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Effects of temperature and salinity on bilateral symmetry of Eugerres brasilianus (Cuvier, 1830) larvae: Implications for Brazilian mojarra rearing

Evangelista, Isis Ribeiro, dos Santos, Luciano Neves, dos Santos, Alejandra Filippo Gonzalez Neves
Aquaculture 2019 pp. 734327
Eugerres, adverse effects, asymmetry, environmental factors, eyes, fish culture, fish farms, fish larvae, marine fish, primary sector, rearing, salinity, t-test, temperature, yolk sac, Brazil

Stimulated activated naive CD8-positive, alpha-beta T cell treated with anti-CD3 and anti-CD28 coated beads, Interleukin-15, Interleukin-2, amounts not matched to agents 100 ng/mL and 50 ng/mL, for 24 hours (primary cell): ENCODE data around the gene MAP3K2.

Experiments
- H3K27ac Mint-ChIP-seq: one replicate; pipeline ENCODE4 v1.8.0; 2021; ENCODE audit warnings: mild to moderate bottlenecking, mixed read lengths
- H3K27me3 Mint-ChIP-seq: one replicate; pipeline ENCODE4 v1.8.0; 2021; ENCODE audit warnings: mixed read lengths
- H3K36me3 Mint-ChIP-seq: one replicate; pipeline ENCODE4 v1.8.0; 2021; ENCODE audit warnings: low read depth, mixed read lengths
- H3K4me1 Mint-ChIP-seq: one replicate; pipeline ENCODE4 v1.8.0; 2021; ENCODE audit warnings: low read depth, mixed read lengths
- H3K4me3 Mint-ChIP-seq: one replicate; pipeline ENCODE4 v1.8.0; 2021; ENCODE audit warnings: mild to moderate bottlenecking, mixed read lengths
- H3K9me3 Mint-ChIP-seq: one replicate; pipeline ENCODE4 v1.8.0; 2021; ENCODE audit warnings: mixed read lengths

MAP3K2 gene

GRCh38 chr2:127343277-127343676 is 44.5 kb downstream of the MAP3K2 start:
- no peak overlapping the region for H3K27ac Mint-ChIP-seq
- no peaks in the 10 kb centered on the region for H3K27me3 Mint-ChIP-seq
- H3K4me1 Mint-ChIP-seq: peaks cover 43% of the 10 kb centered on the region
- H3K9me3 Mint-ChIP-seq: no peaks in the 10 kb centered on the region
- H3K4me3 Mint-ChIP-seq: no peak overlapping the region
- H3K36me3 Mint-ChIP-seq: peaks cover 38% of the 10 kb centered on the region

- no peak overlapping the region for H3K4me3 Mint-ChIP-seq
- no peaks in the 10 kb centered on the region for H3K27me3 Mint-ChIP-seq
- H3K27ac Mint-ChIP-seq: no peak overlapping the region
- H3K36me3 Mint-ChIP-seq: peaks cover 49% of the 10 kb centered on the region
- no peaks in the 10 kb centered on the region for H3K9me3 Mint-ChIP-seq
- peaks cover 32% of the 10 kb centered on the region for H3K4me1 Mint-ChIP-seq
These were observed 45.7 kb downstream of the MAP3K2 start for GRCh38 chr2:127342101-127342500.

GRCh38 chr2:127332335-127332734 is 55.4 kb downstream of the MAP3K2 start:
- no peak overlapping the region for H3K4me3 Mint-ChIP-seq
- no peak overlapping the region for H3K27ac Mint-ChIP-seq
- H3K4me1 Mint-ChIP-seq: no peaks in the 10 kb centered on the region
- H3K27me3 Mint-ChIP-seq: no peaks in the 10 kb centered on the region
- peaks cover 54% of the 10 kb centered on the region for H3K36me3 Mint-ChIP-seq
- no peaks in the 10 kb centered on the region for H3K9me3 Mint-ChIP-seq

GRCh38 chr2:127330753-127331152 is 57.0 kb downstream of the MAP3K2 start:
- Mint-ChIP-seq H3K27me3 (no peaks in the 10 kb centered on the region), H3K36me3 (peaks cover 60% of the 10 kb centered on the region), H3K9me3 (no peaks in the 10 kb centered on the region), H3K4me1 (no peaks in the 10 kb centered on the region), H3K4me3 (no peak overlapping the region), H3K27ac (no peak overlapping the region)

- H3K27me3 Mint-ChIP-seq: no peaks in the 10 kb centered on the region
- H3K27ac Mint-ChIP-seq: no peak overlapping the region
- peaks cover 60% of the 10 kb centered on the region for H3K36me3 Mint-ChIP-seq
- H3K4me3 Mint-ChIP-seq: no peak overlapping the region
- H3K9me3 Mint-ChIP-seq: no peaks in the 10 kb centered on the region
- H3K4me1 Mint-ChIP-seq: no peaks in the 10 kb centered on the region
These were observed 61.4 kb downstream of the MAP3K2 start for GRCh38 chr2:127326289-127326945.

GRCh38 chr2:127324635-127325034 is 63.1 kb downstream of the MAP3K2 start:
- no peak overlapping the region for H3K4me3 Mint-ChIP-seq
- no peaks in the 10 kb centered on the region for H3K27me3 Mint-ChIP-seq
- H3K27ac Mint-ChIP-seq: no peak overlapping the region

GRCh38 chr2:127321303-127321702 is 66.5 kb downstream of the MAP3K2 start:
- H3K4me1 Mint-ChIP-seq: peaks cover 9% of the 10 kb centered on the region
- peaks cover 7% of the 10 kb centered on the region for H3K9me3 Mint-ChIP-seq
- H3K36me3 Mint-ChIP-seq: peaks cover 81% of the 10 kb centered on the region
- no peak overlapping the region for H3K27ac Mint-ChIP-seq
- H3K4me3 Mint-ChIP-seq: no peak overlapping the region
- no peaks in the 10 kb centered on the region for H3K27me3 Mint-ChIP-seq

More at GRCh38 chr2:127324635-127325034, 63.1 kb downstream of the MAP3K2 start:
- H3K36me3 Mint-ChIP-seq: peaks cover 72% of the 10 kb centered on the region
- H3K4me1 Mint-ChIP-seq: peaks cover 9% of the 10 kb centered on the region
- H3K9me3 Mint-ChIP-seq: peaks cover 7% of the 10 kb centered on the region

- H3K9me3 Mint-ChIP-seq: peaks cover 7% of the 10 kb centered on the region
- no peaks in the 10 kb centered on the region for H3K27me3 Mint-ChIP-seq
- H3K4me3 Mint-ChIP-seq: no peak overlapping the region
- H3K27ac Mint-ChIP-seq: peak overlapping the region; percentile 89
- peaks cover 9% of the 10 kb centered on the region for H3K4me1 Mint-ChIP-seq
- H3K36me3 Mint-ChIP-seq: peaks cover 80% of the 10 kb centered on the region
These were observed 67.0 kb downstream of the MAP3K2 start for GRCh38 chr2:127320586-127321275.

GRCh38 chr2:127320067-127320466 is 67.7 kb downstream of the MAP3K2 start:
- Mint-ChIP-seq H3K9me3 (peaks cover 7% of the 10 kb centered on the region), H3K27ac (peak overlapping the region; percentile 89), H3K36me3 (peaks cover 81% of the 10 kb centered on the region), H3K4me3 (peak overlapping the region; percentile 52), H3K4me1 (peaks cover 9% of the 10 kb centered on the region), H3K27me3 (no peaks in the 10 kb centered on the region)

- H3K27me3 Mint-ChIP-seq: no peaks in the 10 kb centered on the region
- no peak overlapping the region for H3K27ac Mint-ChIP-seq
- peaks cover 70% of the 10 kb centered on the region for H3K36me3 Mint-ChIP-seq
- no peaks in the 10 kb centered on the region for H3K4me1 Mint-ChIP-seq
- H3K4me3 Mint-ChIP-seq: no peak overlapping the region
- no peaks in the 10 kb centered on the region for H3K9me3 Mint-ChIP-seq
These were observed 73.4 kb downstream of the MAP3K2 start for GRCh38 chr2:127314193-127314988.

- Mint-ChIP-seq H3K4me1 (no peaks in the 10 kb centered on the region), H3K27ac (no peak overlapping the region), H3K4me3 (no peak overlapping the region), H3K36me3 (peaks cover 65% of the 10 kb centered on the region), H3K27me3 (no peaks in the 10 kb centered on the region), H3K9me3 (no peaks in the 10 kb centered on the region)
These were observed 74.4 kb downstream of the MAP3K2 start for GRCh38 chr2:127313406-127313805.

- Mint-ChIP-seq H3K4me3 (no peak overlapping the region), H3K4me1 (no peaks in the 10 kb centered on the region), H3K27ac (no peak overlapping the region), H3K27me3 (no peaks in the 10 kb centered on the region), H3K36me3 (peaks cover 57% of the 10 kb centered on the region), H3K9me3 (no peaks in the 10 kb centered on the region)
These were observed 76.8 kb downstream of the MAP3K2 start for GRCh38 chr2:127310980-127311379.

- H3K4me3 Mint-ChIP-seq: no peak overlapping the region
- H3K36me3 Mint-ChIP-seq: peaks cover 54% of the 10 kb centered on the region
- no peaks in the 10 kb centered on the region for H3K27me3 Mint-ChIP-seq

In Brazil, marine fish farming have minor contribution to the primary sector, but some species have shown great potential, such as the Brazilian mojarra, Eugerres brasilianus. However, larviculture is still a bottleneck due to the lack of protocols supporting survival and performance. Fluctuating Asymmetry (FA), which is the random deviation in bilateral symmetry in response to environmental conditions, can be used as a proxy of fish performance. The main purpose of this study was to evaluate, through microcosms experiments whether the FA levels in larvae of E. brasilianus will change with different temperatures (20 °C, 25° and 30°) and salinities (25, 30 and 35). A total of 92 larvae were analyzed. The Student t-test (p = .53) rejected the occurrence of directional asymmetry and validated the presence of FA in larvae's. The survival of larvae did not differ significantly under different temperatures (PERMANOVA; p = .58) and salinity (p = .68), probably because the early larval stage (i.e. before yolk sac assimilation) and short duration of the experiments. Eye asymmetry changed significantly among temperatures (PERMANOVA; p = .0001), but not with salinity (PERMANOVA; p = .77), revealing that waters ≤20 °C might have adverse effects on the Brazilian mojarra. This species is eurihaline, tolerating a wide range of salinity, explaining thus the null effect of this variable on eye asymmetry. However, eye asymmetry at lower temperatures may reduce the visual acuity of Brazilian mojarra, decreasing, therefore, the individual aptitude for food searching and intake, and affecting thus the zootechnical performance of this species in fish farms.